Rather than resenting and attempting’ to defy temporal realities, as do most Hawks and Hemingway code heroes, David Huxley is forced to worship time’s power to deaden and terminate life. Miss Swallow, a walking stopwatch, reminds David that “it’s time to play golf with Mr. Peabody,” whom he is to persuade to donate a million dollars to the museum. Almost in unconscious rebellion against her maternal discipline, he boyishly exclaims “I’ll show him! I’ll wow him! I’ll knock him for a loop!” His fiancée predictably objects to the slang—language in playful motion—and cautions, “Remember who and what you are. And let Mr. Peabody win!” Who and what you are, for Miss Swallow, are further static classifications in contrast to the potential for professional and personal development, particularly in competitive play, that is always present in Hawks’ dramatic films, For David’s fiancée, nothing must be left to chance. As David departs, he absentmindedly confuses Alice with an elderly, male colleague, almost giving him a parting kiss; for as a result of her killing categorizing, Alice has managed to confound David’s ability to recognize or respond to her as a woman. He is as unmanned in his existential refrigerator as are Francis Macomber and Robert Cohn, Hemingway men trained and enervated by women.

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Review: Rocky

[Originally published in Movietone News 54, June 1977]

Sylvester Stallone’s meticulous job of screenwriting—street-poetry dialogue coupled with a healthy sense of humor and a sharp attentiveness to odd colloquialisms and fight-ring dialect—is largely responsible for making Rocky such an interestingly compassionate treatment of big guys against little guys. You might not think so as the film gets under way—a deliciously seedy venture into the life of a loser, a 30-year-old prizefighter named Rocky Balboa who never made it to the big time and has pretty much lost any hope of doing so. But thenceforth, Rocky tempts us onward and upward towards a crucial and emphatically hope-filled personal resolution in Rocky’s life, and that antagonism between (or perhaps balance of) the big against the little becomes not only Rocky‘s foremost theme but a part of its inner logic. There are the Apollo Creeds against the Rocky Balboas, but there are also the Big Moments against the privileged, nuanced, and seemingly offhand ones.

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Review: The Enforcer

[Originally published in Movietone News 54, June 1977]

James Fargo’s The Enforcer, with Clint Eastwood billed as “the Dirtiest Harry of them all,” also makes him the limpest, and represents the deterioration of the Dirty Harry Formula—if indeed there ever was such a thing.

Donald Siegel’s Dirty Harry (1971) told a many-layered story built around two men “above society”: Scorpio, a homicidal maniac whose madness figuratively puts him above society even as Siegel’s camera and mise-en-scène place him there visually, and Inspector Harry Callahan, who is set apart by his badge, the emblem that begins and ends the film. Contrary to the report of many who reviewed the Siegel film, Harry is no cold blooded, fascist executioner. He is sensitive, feels responsibility, takes unto himself the guilt for the inadequacies of the System and its failure to provide proper protection for the people. It is the clash of his individual morality (more that of guardian than vigilante) with the complex sociopolitical realities of the world around him that really informs Siegel’s film, and culminates in Harry’s throwing away his badge and walking into the distance behind the final credits to become one of “the little guys.” Guided by Siegel, one agrees with Harry’s impatience at a System musclebound by its own laws and procedures; yet one also understands the legitimate concern of people like the Chief of Police, the D.A. and the Mayor, and knows that Harry’s impetuousness, however effective in the Scorpio manhunt, would be grotesquely inappropriate in most police work.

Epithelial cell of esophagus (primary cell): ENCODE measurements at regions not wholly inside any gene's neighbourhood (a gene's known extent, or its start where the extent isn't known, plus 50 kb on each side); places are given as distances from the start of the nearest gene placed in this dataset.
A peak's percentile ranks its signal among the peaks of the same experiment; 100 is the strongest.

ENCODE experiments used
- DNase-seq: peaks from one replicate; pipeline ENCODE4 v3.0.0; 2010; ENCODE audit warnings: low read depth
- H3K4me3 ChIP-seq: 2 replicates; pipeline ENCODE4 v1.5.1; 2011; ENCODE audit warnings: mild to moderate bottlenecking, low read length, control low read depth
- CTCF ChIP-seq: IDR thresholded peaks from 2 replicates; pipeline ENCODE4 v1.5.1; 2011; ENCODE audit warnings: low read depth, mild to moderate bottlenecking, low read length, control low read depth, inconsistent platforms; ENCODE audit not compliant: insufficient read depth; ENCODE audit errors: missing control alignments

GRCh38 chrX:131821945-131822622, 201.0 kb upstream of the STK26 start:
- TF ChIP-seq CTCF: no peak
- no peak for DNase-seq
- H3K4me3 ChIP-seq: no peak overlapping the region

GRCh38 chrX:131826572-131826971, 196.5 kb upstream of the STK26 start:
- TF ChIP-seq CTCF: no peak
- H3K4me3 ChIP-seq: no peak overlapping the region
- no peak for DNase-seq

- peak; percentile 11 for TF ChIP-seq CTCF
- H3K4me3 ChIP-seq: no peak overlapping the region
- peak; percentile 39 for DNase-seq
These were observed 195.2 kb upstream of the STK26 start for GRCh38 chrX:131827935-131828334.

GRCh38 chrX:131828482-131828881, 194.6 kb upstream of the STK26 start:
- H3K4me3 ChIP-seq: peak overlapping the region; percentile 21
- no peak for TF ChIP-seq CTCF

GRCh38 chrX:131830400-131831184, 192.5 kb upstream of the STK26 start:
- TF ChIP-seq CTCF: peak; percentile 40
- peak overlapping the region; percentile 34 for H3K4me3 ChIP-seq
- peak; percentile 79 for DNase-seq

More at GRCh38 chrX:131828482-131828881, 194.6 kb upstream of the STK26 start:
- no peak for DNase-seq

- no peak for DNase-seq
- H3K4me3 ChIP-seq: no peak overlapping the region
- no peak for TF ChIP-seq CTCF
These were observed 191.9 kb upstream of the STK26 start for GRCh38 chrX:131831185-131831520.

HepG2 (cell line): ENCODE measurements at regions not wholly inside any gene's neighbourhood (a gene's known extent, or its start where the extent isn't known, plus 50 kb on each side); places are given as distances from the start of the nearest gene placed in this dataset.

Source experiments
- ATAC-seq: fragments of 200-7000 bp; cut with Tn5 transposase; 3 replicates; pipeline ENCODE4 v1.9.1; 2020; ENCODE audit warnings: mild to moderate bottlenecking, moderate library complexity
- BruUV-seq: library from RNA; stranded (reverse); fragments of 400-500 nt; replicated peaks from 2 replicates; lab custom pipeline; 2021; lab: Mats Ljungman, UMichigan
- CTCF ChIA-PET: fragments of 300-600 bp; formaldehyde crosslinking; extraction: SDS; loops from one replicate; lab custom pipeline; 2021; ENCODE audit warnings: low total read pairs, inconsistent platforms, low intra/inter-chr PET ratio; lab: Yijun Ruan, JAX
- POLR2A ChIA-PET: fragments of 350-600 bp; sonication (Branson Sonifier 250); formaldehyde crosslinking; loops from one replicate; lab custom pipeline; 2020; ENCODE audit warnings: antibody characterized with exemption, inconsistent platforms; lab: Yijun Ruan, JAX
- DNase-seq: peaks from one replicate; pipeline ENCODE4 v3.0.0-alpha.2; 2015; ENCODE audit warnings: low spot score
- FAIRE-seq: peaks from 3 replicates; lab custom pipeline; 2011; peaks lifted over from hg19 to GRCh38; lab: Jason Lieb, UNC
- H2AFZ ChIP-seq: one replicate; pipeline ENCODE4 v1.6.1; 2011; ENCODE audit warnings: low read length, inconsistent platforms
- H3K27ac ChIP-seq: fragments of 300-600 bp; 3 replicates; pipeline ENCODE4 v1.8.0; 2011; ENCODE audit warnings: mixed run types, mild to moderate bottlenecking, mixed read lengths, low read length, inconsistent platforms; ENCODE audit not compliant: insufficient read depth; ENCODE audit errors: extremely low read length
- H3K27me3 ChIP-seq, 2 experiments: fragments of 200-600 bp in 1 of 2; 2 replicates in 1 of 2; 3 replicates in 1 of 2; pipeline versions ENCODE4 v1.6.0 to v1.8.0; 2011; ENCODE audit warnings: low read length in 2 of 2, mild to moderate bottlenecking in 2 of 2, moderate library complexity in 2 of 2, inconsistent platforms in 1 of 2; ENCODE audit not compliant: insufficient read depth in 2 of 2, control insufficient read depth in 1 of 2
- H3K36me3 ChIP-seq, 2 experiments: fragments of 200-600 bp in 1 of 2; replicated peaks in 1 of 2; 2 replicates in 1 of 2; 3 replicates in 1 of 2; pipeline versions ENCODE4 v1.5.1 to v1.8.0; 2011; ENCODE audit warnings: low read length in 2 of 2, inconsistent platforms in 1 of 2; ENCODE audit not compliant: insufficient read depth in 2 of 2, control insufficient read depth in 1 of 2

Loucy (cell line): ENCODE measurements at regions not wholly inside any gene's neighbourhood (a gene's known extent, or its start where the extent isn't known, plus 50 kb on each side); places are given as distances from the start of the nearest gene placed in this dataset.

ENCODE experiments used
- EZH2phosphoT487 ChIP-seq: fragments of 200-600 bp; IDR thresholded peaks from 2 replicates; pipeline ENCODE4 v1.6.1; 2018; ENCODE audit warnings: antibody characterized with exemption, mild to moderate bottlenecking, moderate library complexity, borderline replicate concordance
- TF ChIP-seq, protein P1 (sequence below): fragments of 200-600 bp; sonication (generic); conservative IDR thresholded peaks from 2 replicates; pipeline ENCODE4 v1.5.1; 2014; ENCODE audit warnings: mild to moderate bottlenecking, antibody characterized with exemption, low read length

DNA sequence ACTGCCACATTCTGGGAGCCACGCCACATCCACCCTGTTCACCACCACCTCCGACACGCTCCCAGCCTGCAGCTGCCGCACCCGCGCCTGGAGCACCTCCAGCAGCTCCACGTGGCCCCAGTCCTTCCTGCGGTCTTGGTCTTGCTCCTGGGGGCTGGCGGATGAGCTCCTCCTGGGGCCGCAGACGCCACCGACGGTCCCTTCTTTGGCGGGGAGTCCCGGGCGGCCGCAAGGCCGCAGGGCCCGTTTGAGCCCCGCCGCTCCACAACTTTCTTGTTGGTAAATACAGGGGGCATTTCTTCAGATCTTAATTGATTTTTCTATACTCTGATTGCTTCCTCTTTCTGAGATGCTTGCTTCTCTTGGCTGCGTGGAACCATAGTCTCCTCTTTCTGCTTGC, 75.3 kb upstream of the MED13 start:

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Review: The Old Gun

[Originally published in Movietone News 54, June 1977]

The Old Gun came to the Second Seattle International Film Festival with a host of French “Oscars” (Picture, Actor, Original Music Score) to recommend it. While Philippe Noiret was excellent (he doesn’t know how to be less than excellent, in supporting role or lead), the film itself tended to confirm that the same sorts of movies win foreign Best Picture awards that customarily take the prize in the States. The Old Gun is basically a lame excuse for a film with a Big Subject: war crimes and their devastating impact on the hearts and minds of decent individuals. Noiret plays a French physician who treats wounded Frenchmen and wounded Germans with equal diligence and compassion, sympathizes with but keeps clear of the Resistance, and mainly tries to do his job and look to the safety of his family, a wife and daughter. Most of the action takes place within hailing distance of 1944, when the Germans were hanging on to their occupied territory even though it was apparent to one and all that Allied victory was near. Noiret ships the family off to an out-of-the-way village where his tribe has maintained a château for centuries. Seeking to protect them at this critical period of the fighting, he inadvertently puts them right in the way of retreating troops desperate to make up in havoc what they cannot achieve as tactical victory; he arrives on the scene to find the village massacred, his daughter murdered, his wife reduced to a charred statue by flamethrower. The Germans, scarcely more than a patrol, are still in residence, and he sets about their methodical annihilation, making use of his familiarity with the château and its subterranean, intramural passages and an old hunting piece he recalls being stashed away in an attic.